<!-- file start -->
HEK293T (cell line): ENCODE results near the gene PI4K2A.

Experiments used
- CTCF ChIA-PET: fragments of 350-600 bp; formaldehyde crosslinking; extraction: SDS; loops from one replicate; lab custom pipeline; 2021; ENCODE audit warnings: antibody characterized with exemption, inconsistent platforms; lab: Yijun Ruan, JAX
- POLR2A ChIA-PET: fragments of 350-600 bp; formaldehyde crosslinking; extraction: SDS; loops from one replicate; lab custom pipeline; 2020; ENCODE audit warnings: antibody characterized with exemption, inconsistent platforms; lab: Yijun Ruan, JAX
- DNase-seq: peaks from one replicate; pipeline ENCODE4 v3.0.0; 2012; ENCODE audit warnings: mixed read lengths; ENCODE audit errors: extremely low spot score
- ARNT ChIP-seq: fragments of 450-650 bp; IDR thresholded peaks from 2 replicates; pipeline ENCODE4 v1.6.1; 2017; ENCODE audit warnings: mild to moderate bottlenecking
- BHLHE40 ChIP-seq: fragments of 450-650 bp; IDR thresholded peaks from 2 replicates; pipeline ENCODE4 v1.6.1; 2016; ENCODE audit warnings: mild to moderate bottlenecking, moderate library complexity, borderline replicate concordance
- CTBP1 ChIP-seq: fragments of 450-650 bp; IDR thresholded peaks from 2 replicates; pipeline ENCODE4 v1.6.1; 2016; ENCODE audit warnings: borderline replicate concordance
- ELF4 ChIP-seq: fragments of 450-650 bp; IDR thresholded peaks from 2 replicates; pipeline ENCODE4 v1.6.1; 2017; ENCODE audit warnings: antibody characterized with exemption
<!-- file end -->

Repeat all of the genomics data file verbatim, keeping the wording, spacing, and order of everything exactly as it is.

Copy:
HEK293T (cell line): ENCODE results near the gene PI4K2A.

Experiments used
- CTCF ChIA-PET: fragments of 350-600 bp; formaldehyde crosslinking; extraction: SDS; loops from one replicate; lab custom pipeline; 2021; ENCODE audit warnings: antibody characterized with exemption, inconsistent platforms; lab: Yijun Ruan, JAX
- POLR2A ChIA-PET: fragments of 350-600 bp; formaldehyde crosslinking; extraction: SDS; loops from one replicate; lab custom pipeline; 2020; ENCODE audit warnings: antibody characterized with exemption, inconsistent platforms; lab: Yijun Ruan, JAX
- DNase-seq: peaks from one replicate; pipeline ENCODE4 v3.0.0; 2012; ENCODE audit warnings: mixed read lengths; ENCODE audit errors: extremely low spot score
- ARNT ChIP-seq: fragments of 450-650 bp; IDR thresholded peaks from 2 replicates; pipeline ENCODE4 v1.6.1; 2017; ENCODE audit warnings: mild to moderate bottlenecking
- BHLHE40 ChIP-seq: fragments of 450-650 bp; IDR thresholded peaks from 2 replicates; pipeline ENCODE4 v1.6.1; 2016; ENCODE audit warnings: mild to moderate bottlenecking, moderate library complexity, borderline replicate concordance
- CTBP1 ChIP-seq: fragments of 450-650 bp; IDR thresholded peaks from 2 replicates; pipeline ENCODE4 v1.6.1; 2016; ENCODE audit warnings: borderline replicate concordance
- ELF4 ChIP-seq: fragments of 450-650 bp; IDR thresholded peaks from 2 replicates; pipeline ENCODE4 v1.6.1; 2017; ENCODE audit warnings: antibody characterized with exemption